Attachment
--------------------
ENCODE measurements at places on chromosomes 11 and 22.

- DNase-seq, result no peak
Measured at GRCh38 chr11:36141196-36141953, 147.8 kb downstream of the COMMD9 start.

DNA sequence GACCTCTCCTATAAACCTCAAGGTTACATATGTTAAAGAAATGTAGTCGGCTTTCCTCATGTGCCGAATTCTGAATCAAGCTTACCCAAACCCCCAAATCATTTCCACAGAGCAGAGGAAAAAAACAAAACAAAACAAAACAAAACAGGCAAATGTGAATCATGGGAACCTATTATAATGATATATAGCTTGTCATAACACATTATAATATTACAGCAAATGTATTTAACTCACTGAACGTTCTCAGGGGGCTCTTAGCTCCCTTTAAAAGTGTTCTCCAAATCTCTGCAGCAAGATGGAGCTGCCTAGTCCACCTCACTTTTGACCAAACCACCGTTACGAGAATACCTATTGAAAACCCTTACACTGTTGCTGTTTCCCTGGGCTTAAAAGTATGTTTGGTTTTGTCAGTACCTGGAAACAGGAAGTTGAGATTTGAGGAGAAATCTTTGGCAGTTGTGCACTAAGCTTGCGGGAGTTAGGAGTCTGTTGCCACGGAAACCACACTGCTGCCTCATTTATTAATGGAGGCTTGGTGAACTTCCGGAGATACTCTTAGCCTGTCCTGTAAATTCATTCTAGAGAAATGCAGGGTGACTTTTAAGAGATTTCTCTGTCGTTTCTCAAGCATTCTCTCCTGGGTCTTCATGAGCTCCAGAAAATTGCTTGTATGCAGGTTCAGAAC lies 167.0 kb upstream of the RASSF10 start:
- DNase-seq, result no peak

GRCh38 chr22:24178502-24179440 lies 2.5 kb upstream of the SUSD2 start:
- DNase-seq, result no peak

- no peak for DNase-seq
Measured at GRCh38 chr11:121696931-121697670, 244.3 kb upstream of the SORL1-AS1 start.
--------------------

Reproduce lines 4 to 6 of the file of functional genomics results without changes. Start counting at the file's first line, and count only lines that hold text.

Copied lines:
DNA sequence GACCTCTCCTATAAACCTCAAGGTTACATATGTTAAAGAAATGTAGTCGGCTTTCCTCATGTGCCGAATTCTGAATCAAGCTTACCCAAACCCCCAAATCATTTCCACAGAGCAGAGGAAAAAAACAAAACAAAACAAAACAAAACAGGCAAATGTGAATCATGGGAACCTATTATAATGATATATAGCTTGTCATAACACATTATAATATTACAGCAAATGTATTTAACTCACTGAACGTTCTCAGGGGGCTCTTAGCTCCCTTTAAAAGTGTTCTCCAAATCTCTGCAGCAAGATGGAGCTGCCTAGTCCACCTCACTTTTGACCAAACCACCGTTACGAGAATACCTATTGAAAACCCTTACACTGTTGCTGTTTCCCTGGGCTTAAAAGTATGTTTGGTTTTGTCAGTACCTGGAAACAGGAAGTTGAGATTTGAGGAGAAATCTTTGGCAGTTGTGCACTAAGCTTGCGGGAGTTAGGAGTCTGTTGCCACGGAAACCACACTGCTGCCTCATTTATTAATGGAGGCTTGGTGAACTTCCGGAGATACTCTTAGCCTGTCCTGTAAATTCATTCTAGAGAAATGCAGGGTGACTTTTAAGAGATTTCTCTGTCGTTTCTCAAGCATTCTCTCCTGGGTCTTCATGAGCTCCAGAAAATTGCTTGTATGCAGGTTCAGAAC lies 167.0 kb upstream of the RASSF10 start:
- DNase-seq, result no peak

GRCh38 chr22:24178502-24179440 lies 2.5 kb upstream of the SUSD2 start: